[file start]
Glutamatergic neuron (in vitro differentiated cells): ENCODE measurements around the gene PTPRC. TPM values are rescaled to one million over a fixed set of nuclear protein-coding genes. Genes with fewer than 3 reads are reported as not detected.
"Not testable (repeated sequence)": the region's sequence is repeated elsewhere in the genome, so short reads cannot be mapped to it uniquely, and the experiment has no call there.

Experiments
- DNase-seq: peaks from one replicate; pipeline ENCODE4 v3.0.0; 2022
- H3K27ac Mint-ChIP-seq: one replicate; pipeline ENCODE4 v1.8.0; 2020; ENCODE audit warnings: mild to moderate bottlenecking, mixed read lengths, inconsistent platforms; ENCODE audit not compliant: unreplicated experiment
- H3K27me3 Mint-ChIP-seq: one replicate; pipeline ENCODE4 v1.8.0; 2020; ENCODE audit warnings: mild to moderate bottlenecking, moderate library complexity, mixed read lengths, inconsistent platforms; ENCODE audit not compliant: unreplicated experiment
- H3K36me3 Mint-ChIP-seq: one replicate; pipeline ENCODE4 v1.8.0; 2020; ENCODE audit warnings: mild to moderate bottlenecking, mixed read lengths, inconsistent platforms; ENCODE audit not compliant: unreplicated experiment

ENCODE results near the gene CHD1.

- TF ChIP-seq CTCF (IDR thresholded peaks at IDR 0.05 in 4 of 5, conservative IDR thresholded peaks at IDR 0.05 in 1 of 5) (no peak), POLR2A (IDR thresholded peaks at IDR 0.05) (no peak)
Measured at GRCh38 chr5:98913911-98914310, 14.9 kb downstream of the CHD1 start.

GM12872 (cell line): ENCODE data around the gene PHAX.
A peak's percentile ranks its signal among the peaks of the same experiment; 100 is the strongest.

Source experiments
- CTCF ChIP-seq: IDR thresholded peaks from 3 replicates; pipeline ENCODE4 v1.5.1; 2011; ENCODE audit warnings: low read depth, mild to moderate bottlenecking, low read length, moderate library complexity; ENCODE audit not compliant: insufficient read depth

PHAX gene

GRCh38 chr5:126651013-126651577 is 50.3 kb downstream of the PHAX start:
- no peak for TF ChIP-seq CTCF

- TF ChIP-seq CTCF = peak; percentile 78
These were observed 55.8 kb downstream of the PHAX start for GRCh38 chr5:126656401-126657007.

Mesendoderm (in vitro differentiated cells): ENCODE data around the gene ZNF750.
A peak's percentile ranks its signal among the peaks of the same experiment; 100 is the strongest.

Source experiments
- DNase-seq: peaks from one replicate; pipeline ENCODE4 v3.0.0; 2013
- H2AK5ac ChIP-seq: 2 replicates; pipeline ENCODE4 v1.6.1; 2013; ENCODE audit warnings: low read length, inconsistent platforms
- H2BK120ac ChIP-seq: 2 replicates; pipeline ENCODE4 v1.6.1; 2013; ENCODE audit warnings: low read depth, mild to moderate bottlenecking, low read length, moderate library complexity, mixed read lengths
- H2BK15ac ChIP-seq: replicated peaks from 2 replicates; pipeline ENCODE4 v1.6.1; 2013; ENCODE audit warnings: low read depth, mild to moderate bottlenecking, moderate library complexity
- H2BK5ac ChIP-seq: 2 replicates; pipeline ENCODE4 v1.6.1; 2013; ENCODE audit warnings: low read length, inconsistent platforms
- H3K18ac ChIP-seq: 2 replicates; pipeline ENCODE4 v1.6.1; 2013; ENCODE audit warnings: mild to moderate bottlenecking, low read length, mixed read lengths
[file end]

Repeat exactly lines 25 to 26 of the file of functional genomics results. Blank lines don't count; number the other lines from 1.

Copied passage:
- H2BK120ac ChIP-seq: 2 replicates; pipeline ENCODE4 v1.6.1; 2013; ENCODE audit warnings: low read depth, mild to moderate bottlenecking, low read length, moderate library complexity, mixed read lengths
- H2BK15ac ChIP-seq: replicated peaks from 2 replicates; pipeline ENCODE4 v1.6.1; 2013; ENCODE audit warnings: low read depth, mild to moderate bottlenecking, moderate library complexity